I can almost envision director John Shepphird walking into SyFy’s Bonnie Hammer’s office with a stoic dead look in his eyes mumbling, “I think we’re going to need a bigger budget”. More money might have at least meant better looking sharks. The one area that this movie should have been able to beat the snot out of Jaws was the sharks themselves. It’s been nearly 40 years since Jaws, and this film couldn’t give us one clean realistic shark. Fins appear to be cartoons floating on the surface of the real water, and the “albino” sharks are more or less battleship gray with snub-nosed faces. The shark in Finding Nemo looked more realistic and frightening.
The only cliché missing from the film was a Bruce Springsteen soundtrack. Unfortunately, I think just one play of “Born In The USA” would have cost more than the entire rest of the film. That is, if you could have even gotten The Boss to allow a track to be used here. I heard in an interview recently that after watching Jersey Shore Shark Attack Springsteen announced that he wasn’t from Jersey after all. Something about his parents moving there from Delaware. OK, I made that last part up. But what I didn’t make up was how awful this film really is. If you simply must see it, look for a SyFy rerun.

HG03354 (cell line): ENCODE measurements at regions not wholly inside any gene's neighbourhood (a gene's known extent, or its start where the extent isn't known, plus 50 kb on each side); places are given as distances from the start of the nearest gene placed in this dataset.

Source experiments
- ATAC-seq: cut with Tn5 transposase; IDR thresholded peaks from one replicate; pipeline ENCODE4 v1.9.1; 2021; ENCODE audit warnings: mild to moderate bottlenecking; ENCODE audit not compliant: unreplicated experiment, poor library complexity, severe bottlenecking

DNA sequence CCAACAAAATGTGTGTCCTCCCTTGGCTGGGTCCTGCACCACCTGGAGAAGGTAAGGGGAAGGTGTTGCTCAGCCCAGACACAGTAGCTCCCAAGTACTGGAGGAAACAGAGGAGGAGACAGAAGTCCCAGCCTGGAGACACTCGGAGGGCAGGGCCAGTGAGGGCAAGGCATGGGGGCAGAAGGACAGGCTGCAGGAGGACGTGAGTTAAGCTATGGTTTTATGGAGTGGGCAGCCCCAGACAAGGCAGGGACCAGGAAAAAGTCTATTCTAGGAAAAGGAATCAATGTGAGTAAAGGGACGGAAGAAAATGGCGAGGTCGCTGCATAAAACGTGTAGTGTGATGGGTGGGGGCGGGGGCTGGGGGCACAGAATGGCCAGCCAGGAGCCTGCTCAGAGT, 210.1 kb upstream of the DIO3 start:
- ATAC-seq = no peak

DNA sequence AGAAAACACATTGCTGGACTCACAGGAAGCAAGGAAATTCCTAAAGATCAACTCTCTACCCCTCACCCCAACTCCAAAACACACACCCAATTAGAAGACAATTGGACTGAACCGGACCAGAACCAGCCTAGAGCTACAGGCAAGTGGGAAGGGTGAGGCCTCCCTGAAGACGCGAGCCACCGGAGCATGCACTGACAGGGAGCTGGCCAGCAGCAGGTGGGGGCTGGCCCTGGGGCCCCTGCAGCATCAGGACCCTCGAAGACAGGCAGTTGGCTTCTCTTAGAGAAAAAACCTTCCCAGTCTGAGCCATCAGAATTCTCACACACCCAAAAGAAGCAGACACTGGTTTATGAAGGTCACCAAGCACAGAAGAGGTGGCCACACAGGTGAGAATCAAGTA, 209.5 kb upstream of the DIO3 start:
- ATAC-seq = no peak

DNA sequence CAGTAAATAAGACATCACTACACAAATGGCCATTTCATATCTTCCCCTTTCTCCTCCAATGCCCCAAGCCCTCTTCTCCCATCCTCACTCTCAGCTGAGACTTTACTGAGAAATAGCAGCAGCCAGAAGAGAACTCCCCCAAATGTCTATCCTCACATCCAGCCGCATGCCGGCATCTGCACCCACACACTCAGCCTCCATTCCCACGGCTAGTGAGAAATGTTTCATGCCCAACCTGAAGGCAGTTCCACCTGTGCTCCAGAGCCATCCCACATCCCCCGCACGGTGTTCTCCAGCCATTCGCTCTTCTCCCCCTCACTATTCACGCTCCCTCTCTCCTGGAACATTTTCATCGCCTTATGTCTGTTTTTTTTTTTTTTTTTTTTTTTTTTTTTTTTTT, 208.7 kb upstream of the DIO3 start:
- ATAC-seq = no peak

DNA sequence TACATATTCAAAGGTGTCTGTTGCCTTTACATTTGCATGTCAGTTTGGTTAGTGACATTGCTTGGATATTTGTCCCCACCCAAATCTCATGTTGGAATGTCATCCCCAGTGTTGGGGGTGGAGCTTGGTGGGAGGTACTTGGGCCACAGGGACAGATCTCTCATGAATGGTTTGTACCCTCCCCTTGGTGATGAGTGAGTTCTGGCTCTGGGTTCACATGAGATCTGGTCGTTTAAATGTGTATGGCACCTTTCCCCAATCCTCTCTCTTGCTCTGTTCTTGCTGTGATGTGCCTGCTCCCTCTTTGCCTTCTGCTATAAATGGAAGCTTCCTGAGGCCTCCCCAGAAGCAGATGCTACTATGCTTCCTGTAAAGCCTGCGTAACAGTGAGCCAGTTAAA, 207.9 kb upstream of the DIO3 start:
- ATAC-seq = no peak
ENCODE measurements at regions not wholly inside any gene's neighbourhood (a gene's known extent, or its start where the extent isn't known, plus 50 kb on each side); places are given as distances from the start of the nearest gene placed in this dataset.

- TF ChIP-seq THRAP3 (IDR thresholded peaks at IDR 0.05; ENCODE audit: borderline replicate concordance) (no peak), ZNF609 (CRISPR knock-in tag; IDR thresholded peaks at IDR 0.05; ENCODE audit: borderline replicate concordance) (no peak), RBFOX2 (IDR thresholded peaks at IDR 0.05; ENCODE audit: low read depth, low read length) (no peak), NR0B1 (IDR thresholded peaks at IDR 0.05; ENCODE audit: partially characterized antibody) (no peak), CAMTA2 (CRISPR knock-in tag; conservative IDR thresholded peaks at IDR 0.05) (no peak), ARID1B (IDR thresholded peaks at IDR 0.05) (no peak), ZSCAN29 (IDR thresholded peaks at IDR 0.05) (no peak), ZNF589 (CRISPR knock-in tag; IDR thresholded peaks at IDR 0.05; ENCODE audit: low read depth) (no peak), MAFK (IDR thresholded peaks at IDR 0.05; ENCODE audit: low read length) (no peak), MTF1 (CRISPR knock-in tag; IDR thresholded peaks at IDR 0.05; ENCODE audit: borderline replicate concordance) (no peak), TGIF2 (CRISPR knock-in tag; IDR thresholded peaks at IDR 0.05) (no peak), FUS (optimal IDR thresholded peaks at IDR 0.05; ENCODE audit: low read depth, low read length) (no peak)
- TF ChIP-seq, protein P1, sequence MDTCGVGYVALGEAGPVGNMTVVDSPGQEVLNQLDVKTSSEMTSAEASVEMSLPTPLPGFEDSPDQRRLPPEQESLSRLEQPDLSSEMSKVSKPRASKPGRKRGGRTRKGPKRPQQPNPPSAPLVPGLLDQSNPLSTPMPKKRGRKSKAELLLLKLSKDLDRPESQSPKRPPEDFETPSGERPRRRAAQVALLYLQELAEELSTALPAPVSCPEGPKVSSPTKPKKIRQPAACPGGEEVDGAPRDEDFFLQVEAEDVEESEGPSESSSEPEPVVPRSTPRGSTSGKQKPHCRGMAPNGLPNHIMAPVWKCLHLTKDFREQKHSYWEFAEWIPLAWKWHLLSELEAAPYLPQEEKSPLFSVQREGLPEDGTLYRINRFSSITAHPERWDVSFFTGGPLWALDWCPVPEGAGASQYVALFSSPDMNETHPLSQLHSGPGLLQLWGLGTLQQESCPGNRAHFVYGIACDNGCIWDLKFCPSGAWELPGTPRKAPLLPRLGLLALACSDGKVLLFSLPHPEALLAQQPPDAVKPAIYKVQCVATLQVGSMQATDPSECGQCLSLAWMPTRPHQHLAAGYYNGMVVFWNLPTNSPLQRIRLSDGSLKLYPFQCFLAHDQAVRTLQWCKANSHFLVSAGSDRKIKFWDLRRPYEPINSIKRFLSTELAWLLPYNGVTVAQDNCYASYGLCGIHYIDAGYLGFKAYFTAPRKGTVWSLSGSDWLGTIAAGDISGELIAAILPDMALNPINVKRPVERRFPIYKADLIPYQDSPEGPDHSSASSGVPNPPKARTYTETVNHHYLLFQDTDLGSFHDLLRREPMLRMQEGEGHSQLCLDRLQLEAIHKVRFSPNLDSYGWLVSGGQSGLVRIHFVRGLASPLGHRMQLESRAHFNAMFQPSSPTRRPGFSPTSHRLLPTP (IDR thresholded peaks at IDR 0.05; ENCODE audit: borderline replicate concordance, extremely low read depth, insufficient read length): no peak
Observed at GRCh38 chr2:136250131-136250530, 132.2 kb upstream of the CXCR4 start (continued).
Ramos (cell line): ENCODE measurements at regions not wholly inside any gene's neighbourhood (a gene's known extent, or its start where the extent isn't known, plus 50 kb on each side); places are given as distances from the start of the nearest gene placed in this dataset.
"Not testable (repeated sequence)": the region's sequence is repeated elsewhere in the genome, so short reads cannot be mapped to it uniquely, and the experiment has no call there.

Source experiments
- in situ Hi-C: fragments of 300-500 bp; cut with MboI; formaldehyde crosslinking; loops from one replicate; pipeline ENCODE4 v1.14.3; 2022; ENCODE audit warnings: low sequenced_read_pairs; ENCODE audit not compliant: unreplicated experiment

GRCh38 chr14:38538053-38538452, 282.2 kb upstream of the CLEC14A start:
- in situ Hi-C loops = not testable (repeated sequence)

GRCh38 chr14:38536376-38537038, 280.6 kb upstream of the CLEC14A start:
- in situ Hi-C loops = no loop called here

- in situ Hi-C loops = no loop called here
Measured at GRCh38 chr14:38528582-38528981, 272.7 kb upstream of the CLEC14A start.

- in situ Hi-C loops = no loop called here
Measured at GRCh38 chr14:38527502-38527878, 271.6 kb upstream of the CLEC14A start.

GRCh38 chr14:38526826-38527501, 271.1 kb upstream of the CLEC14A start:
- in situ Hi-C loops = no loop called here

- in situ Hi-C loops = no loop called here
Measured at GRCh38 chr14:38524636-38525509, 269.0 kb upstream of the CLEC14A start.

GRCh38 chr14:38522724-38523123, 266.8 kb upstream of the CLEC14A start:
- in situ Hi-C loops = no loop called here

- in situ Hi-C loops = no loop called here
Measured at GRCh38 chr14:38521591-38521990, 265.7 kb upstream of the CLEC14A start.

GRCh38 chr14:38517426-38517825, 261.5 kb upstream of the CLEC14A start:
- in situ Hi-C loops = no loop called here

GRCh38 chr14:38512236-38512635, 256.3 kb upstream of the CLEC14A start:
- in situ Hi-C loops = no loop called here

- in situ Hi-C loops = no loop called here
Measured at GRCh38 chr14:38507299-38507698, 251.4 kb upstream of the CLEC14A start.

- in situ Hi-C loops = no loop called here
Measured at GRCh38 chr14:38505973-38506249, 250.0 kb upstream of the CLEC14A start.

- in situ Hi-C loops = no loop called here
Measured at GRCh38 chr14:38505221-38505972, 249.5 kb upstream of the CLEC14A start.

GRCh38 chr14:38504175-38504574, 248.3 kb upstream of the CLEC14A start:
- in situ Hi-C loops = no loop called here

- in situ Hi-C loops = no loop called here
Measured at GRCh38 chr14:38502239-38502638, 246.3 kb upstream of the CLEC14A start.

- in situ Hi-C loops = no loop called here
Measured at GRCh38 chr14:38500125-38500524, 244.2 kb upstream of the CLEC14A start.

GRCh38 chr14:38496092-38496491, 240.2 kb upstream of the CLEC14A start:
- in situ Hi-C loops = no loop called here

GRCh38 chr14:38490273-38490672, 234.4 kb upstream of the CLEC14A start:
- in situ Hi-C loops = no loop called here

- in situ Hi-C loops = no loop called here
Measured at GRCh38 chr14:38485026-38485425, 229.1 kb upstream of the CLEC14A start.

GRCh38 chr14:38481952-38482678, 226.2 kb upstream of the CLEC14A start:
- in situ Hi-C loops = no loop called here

Jersey Shore Shark Attack is presented in its original aspect ratio of 1.78:1. The 1080p image is arrived at with an AVC MPEG-4 codec at an average 25 mbps. If it weren’t for the really bad CG images, the high-definition presentation would be pretty solid. The fact is this is the kind of film that the more clarity and sharpness you get the worse it really looks. The film has absolutely no texture to it at all. It’s glossy and shiny to distract you from how bad it really is. Sure, black levels are solid, and the print is flawless. I’m just not sure that that’s a good thing.
The Dolby Digital TrueHD 5.1 is lively. There’s plenty of music playing, and you can hear every word of the dialog. I’m just not sure that’s a good thing.
There is an Audio Commentary with some of the crew. I hope these guys are riffing here. If not they really believe they’ve produced a Shakespearean masterpiece here.
On Set: (5:04) This thing’s just a promo.
The cover for the Blu-ray claims that a critic named Dustin Rowels delivered the following quote: “Forget the Avengers. We have a new contender for film of the summer”. If that quote is indeed genuine, most of us probably want some of whatever Dustin’s got stashed in his liquor cabinet. For my part, I had to watch the film cold sober, and I think I like Dustin’s way much better. Just one question for my colleague Dustin, “What the hell do you think you’re doing?”